We all find our spot at the starting line and we are packed like sardines. I’m protected from the wind by the ring of people around me. The announcer is announcing something and then just like that, the pack loosens up because it’s trotting time! I push the start button on my watch as I cross under the banner and Julie and I get going. Alex and Tom are long gone and that’s just fine with us. The energy of fellow runners, the chatting I hear all around me, the relief that it’s all begun – it’s exhilarating. Previously I told Julie that I wouldn’t be talking to her because I was sure I’d need to conserve my breathing or else I’d lose consciousness. I’m feeling so good; I actually get a few comments out of my mouth without feeling like dying. Julie calculates that we are on our usual pace as we pass the 1 mile marker. I take note of my heart rate (still beating, but not too fast – check), I take note of my breathing (still breathing , but not too hard – check) and we take on mile 2. It’s around this time we spot Uncle Sam running alongside us. Really…he’s got a costume on from head to toe. We get passed by a number of quick footed runners and we pass others. Hopefully the “others” view Julie and me as “quick footed” too . We make the first turn and we are both amazed at how strong we feel. We comment on the apparent turn in the weather. All the wind and spitting rain has stopped. It’s actually perfect running weather in our opinion, because if it was any warmer we’d be sweating our heads off. I take off my gloves, tuck them into my shirt and unzip my hoodie. Instantly I feel more comfy. All of a sudden we spot the 2 mile marker. It’s just about snuck up on us! Woo hoo! We can hardly believe it’s here already. Remember, the last 2 mile run outdoors was a huge struggle for me. Julie hadn’t even run outside because she’s been sick. We were conquering this thing!! We continue to navigate through the throngs of runners, being passed and passing others again and again. We pass a water station without taking water. I wish I could say it was because we didn’t want any, but I wasn’t so sure that it would be a good idea to mess with our pace. Slowing down might never turn into speeding up again. We make what I think is the last turn back toward the school. I announce this to Julie and we keep chugging along. It’s at this point we see those really, really excited runners coming back towards us on the sidewalk. Yup, these folks were not only finished with the trot, but they were running back home. They were shouting things like “You’re almost there! Good job!”. I’m jealous that they are done and have energy /audacity to come running back voluntarily. Well, the finish line has got to be coming soon. And there it is… I see the beige bricks of the school at the very end of the road. Julie tells me that I should go faster if I feel like it. She tells me she feels her coughs coming on. I see another turn that I’m absolutely convinced is the last turn and I get excited. I really want to be done and my legs feel good so I pick up my speed. I hear Julie say “Go Toni!” and then I go. I start sprinting around the corner and I’m a bit annoyed because the finish line is not as close as I would like it to be, but I’ve already started sprinting. About ¼ mile from the finish line I really start regretting the decision to sprint so early. I see the people lining the streets and the finish line ahead and I dig deep. I…just…want…to …be…done…al…read…y!! And just like that I step over the finish line, under the banner that we trotted under just 33 minutes and 25 seconds earlier. I throw my hands up with no one in particular watching. I DID IT! I wasn’t sure I could do it, but I DID IT! I find Alex, Tom and Julie at our predetermined meeting spot. We are all vertical and smiling. Alex with his long legs finishes in 26 minutes. Tom, a previous marathon participant, finishes in 28 minutes. And despite Julie’s proclamation that I smoked her, she finishes just 10 seconds behind me.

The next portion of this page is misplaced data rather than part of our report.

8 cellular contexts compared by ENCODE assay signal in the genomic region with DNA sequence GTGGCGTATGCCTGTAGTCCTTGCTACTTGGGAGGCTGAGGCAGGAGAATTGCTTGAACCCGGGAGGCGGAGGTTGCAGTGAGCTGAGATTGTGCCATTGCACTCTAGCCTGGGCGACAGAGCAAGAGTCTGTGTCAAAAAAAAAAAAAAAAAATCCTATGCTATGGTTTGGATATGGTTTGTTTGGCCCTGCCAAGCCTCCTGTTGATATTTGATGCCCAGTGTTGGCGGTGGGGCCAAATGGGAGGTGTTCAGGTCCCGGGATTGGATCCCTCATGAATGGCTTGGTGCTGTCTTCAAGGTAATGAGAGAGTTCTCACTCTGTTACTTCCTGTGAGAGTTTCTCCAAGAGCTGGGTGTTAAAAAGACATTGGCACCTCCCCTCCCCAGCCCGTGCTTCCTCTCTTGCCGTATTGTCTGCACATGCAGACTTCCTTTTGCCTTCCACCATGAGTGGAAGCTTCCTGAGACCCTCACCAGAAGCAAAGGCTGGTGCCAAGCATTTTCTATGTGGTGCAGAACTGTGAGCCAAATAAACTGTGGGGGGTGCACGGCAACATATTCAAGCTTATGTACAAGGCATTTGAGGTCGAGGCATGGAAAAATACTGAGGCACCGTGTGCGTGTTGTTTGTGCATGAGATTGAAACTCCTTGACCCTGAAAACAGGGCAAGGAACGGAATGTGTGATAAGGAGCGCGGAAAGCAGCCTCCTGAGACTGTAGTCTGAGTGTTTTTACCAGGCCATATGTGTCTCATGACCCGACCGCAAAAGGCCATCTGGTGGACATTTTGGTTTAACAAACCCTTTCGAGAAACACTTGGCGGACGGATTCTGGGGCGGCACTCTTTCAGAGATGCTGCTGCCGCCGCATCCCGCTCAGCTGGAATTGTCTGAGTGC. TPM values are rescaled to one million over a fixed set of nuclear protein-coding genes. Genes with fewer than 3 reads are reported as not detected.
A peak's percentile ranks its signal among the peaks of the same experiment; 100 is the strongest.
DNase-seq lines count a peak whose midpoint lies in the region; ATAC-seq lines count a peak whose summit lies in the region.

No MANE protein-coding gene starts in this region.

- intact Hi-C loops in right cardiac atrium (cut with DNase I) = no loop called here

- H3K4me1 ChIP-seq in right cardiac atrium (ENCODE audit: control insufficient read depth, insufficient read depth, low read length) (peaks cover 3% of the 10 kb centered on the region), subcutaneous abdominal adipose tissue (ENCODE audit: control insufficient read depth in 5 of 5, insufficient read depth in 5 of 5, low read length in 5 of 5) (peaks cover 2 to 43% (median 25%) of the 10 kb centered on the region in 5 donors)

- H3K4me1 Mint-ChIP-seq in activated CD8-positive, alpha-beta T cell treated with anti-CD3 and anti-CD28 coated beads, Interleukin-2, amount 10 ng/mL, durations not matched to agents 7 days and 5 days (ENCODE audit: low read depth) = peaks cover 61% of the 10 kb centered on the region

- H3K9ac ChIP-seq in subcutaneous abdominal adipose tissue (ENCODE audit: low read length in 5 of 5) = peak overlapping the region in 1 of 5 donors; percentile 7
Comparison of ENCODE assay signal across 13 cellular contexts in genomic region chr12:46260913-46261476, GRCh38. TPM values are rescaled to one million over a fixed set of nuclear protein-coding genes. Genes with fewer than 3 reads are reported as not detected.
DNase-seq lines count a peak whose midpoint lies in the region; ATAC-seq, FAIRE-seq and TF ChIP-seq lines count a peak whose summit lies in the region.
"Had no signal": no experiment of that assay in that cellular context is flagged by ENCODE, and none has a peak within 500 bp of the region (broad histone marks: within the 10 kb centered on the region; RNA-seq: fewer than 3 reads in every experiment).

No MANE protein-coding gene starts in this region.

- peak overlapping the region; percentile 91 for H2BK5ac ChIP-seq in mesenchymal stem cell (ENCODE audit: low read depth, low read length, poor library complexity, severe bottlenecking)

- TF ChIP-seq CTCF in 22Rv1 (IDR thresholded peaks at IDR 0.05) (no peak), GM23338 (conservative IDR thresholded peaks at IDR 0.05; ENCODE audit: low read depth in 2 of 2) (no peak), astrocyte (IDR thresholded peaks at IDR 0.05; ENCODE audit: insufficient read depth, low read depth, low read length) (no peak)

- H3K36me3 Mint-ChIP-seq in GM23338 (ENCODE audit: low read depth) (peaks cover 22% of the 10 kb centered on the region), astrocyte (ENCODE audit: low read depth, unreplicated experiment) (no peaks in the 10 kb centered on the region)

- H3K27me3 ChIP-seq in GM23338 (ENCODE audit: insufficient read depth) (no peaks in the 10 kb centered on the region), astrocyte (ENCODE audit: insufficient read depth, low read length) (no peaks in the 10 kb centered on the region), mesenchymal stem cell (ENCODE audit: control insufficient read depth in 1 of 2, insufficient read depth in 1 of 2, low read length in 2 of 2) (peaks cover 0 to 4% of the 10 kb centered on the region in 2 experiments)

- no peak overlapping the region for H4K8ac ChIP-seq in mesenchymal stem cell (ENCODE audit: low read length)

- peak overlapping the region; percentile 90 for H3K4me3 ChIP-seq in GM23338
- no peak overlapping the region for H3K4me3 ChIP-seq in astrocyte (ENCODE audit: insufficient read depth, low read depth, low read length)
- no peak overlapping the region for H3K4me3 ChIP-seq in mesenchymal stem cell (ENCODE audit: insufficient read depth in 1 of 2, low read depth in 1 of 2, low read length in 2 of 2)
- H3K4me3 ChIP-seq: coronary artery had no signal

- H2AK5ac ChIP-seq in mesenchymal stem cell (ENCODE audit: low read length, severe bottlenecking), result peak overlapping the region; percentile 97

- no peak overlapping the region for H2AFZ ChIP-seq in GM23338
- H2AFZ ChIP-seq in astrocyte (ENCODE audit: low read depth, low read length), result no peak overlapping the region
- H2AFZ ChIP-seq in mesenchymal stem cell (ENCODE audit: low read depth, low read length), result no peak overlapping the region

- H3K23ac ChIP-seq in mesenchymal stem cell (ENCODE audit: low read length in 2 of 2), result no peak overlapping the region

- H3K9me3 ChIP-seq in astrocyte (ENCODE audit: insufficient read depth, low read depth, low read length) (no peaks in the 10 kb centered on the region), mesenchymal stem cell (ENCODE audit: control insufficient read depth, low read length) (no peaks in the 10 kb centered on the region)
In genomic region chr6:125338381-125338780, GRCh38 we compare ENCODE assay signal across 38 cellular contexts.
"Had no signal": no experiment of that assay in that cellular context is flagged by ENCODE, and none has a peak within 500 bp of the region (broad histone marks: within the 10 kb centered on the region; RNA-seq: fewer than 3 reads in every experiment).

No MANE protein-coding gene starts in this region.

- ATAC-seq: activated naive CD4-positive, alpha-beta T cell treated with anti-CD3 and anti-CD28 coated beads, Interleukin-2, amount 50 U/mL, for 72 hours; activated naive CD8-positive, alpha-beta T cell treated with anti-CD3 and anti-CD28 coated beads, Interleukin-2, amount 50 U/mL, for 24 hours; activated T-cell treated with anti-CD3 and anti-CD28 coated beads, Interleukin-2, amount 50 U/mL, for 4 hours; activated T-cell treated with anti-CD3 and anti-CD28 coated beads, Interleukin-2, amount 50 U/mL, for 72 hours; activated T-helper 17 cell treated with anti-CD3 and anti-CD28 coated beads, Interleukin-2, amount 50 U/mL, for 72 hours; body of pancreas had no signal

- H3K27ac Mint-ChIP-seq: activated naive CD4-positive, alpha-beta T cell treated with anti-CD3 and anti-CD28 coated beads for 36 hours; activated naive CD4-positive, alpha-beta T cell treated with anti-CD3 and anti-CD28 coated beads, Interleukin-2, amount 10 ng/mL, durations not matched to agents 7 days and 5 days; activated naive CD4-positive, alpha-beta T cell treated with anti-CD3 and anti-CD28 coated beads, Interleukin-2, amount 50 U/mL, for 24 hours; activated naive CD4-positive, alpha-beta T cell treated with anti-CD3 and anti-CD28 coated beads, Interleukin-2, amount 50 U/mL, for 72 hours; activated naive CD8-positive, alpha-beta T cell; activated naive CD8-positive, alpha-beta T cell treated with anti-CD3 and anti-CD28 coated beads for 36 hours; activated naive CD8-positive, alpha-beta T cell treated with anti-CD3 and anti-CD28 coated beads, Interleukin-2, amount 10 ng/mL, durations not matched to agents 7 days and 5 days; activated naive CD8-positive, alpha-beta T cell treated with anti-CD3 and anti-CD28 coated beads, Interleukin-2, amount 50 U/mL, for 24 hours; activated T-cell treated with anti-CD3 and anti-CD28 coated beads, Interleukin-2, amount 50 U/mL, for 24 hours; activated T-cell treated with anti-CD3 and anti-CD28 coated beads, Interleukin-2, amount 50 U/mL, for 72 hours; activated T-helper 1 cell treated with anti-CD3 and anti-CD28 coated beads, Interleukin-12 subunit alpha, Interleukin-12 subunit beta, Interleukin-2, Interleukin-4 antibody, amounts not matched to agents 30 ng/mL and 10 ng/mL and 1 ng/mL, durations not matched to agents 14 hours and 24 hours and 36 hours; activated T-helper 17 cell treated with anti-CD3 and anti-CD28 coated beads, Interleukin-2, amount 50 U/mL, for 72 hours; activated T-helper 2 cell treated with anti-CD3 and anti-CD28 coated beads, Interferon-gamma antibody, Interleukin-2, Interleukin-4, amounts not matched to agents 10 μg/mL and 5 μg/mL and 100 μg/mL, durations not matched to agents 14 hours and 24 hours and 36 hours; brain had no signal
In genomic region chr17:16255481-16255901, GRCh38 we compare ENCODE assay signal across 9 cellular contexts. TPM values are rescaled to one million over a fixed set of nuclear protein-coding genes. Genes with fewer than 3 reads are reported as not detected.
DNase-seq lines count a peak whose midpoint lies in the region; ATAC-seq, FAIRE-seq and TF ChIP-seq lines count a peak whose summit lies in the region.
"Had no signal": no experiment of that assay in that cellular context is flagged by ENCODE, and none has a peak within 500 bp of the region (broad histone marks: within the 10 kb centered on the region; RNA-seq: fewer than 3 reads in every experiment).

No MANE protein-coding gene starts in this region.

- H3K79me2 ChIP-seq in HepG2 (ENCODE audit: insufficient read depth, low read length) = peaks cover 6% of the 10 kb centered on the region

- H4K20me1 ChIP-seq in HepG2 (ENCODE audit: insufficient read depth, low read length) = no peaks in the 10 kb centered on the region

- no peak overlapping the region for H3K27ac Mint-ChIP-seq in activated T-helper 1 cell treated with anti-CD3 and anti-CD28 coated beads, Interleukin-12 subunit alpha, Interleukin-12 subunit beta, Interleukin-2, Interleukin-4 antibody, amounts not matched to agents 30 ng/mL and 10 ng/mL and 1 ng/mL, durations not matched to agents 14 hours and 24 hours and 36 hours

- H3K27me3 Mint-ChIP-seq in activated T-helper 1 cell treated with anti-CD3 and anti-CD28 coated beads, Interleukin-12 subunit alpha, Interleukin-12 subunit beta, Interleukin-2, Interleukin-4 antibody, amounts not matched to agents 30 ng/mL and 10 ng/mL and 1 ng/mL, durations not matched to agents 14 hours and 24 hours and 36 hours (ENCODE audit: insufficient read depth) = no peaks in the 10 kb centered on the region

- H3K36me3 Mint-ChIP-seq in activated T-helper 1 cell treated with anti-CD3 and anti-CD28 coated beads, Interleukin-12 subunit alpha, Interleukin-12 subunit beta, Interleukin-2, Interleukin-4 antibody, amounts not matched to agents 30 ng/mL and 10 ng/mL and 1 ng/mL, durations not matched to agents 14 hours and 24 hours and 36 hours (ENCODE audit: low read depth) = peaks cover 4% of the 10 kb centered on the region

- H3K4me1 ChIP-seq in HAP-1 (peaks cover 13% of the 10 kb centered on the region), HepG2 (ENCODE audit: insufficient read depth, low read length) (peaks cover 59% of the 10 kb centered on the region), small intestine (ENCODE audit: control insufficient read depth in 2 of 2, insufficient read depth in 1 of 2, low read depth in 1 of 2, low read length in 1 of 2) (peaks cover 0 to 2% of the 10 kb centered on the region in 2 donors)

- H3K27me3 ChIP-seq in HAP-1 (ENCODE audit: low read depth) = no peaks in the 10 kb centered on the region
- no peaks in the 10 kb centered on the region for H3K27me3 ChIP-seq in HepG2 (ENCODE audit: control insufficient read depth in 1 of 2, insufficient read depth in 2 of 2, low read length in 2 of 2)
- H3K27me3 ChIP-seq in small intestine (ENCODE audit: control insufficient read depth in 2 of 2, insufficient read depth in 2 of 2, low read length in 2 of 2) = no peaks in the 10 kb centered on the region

Miles and miles away, another Team 40/10 member is doing her self-made solo 5K with her girls and husband at her finish line. Unlike us, she had hills, ice, and traffic to face. Colleen is the watermark for our team. She sets the bar high for all of us with longer distances and faster times. She finishes in about 29 minutes even with all her obstacles. A rock star as usual!
Goal 1 is done! Julie and I can’t stop saying “We did it!”. We can’t stop smiling because it wasn’t so bad. It was fun and it felt great! We are looking for our next challenge. Of course Colleen has already started cooking up a 5 mile Team 40/10 training run. What’s another 2 miles….
Until next time… Live Well! –Toni Kuhel